I’m the only ETT here in Doa China temporarily – the other members of my team have gone back to Waza Khwa for a few days for resupply and to pick up some new members of our team, as well as bring back one of our HMMWV’s that has been in the shop for many, many days. “Sgt Rock” has been in Waza Khwa working on the vehicle for over two weeks.
I don’t mind staying here alone; in fact, I volunteered for it. We have been advised by our higher command that we should have at least one team member at Doa China at all times. Part of this is for continuity’s sake, part to continue to act as liaison with the other Army unit stationed here, and part to try to continue training. As far as the training goes, I have planned to present another class on first aid tomorrow morning, going over how to treat chest and head wounds.
I have been trying to learn Pashto as much as I can. I have a little notebook I carry with me, and I have written about three dozen common words in it. I am able to communicate at a very simple, basic level (sometimes using hand gestures or pantomimes), using my limited Pashto vocabulary, making two-word sentences (I’m sure my grammar and pronunciation are horrible, but if I can get my idea across, that’s what matters to me at this point). Most of the ABP have learned a very few basic English words, too, like “water” and “thank you.”
It seems it is at least as easy for me to learn Pashto as it is for me to teach them English. I won’t become proficient at Pashto before I leave, but I am absolutely sure they will not be much farther along with English if I try to teach them. My interpreter has told me Pashto is a very difficult language. I believe this is because there are so many ways the Afghans chop up words and shorten words – it’s common to them, so they understand what they are trying to say, but for a newcomer, abbreviated words are hard to follow. I am concentrating more on being able to speak a few words and instruct than I am in being able to follow a conversation or speak fluently with them. If I can understand a few words in reply to a simple question, I will be able to communicate enough for my purposes.
One may wonder why I am trying to learn Pashto when we have interpreters. Good question – most of my teammates aren’t trying to learn Pashto, beyond a few polite phrases. The other US Soldiers here in Doa China don’t interact with the ABP much at all (that’s our job), so they don’t make an effort to learn Pashto, beyond perhaps a word or two here and there. But I’ve been in too many situations where I needed to communicate to an ABP, and an interpreter is not around, or they’re busy interpreting for someone else, or whatever, so I have to try to communicate directly myself. It’s frustrating, not being able to understand or be understood, so I’m trying to lessen my own frustration. I’m getting better and better at basic phrases, and I look forward to being able to hold simple conversations sometime soon.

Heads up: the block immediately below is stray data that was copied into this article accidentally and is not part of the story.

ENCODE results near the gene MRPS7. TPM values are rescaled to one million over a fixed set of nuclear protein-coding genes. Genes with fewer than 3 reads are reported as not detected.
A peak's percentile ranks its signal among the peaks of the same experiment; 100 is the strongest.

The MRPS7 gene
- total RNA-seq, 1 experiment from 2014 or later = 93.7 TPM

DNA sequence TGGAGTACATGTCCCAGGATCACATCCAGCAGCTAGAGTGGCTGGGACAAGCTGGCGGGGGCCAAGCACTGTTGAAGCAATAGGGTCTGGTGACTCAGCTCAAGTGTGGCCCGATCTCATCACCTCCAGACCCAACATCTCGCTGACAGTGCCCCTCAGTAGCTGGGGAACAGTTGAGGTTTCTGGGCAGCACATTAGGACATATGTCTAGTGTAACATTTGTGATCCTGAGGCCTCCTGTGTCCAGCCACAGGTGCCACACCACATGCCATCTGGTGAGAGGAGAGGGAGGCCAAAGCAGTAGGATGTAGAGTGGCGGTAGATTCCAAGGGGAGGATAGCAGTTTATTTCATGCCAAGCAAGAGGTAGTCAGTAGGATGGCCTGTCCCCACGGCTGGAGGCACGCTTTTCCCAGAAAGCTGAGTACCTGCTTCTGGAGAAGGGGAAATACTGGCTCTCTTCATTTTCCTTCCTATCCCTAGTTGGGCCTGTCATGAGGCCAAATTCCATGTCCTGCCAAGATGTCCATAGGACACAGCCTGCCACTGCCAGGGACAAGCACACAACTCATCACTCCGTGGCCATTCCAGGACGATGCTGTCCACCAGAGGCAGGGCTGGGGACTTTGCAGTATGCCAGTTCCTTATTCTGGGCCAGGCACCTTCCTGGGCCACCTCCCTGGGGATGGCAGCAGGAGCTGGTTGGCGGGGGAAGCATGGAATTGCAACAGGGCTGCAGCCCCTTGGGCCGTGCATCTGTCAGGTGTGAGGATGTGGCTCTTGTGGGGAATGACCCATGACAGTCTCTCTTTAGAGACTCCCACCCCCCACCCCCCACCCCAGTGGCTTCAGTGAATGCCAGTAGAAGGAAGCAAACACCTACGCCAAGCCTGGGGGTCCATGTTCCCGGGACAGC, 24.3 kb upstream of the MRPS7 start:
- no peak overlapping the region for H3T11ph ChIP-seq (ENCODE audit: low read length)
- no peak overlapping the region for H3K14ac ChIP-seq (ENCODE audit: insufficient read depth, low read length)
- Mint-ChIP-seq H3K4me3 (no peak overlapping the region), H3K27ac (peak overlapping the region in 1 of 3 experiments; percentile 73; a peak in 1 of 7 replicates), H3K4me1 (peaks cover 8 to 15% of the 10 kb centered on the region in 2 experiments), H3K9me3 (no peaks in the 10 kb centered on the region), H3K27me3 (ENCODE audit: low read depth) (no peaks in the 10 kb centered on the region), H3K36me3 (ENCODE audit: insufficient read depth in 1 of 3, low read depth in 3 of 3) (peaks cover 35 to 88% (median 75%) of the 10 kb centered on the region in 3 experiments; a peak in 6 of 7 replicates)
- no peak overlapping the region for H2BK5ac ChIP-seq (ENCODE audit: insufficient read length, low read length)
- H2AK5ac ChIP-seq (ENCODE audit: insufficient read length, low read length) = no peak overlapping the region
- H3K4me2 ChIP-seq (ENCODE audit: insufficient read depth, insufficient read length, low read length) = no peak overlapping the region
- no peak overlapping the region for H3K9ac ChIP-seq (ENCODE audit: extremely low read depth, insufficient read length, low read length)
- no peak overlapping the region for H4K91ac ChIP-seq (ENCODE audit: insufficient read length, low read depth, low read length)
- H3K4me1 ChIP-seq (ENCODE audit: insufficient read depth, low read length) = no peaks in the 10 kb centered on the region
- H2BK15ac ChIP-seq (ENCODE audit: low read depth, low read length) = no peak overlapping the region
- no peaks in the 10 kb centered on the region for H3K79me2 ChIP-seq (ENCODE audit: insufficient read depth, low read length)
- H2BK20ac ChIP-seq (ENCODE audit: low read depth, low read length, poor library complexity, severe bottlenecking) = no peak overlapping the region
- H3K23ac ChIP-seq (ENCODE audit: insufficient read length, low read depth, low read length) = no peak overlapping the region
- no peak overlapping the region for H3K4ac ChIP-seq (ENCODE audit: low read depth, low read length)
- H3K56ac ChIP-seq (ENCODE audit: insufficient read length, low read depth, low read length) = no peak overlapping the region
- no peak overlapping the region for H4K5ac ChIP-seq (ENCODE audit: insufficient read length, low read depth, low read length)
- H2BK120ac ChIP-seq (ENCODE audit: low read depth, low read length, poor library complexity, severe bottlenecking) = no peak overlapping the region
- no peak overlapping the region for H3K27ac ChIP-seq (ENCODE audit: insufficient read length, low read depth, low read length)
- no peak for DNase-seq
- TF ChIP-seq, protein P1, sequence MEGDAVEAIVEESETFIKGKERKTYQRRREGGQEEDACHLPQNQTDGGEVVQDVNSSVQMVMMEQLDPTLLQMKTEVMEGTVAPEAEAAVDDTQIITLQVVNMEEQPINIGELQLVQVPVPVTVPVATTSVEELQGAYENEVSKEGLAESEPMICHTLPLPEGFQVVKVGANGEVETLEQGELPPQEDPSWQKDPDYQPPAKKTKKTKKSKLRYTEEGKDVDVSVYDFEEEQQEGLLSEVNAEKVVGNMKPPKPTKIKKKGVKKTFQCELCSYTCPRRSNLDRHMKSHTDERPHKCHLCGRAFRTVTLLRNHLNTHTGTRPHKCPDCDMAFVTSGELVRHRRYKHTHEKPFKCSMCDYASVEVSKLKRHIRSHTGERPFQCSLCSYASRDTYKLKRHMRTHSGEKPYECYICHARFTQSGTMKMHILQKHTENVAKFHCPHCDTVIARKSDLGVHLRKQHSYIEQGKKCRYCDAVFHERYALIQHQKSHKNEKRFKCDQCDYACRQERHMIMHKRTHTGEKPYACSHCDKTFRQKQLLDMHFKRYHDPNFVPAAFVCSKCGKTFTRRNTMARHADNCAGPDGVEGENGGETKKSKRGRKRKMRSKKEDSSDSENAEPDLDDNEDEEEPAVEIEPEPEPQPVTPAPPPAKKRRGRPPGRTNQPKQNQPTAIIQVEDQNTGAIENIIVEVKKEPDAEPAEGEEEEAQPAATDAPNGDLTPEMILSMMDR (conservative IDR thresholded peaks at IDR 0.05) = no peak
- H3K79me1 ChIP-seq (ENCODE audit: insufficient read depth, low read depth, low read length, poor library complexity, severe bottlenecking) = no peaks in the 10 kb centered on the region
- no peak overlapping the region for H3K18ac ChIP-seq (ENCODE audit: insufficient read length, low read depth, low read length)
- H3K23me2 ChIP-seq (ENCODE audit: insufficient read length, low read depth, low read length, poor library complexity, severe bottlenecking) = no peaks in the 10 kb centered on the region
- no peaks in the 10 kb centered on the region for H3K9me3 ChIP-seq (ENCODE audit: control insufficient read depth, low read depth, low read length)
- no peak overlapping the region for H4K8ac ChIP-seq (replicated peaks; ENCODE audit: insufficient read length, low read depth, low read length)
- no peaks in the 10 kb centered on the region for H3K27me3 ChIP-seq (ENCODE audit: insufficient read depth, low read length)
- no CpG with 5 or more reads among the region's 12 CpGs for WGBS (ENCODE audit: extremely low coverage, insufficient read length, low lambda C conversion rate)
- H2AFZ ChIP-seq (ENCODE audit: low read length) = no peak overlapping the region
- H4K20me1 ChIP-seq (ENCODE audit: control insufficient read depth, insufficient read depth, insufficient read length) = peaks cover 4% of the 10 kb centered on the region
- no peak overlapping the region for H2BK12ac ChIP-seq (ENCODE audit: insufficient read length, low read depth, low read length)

Time here has been going slowly. The days are long and hot. I have missed my oldest daughter’s church confirmation and junior high graduation, and will soon miss my youngest daughter’s birthday. Father’s Day was a day like any other day here, nothing special, except some of us fathers got out cigars and had a celebratory smoke. I did have a chance to call my Dad back home on Father’s Day and spoke to him for a few minutes, which pleased him greatly. It was good to talk to him over satellite phone.
I told the ABP commander about Father’s Day in the US over tea (I often stop over in the ABP commander’s hooch to have “chai,”, the Pashto word for tea, which they drink an awful lot here). He said in his broken English, “Is good!” He uses this phrase a lot – we have given him the impression Americans are pretty good people, and I would have to admit, most of us over here are. It’s a good thing we send our best to do this job.
To all you Fathers out there reading this, I hope you are doing your best to raise your children to be good examples as well!
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The Rev. Charles P. Henderson is a Presbyterian minister and
Executive Director of CrossCurrents.
He is the author of God and Science (John Knox Press, 1986).
A revised and expanded version of the book is appearing here. God and Science (Hypertext Edition,
He is also editor of a new book, featuring articles by world class scientists and theologians, and illustrating the leading views on the relationship between science and religion: Faith, Science and the Future (CrossCurrents Press, 2007).
Charles also tracks the boundry between the virtual and the real at his blog: Next World Design, focusing on the mediation of art, science and spirituality in the metaverse.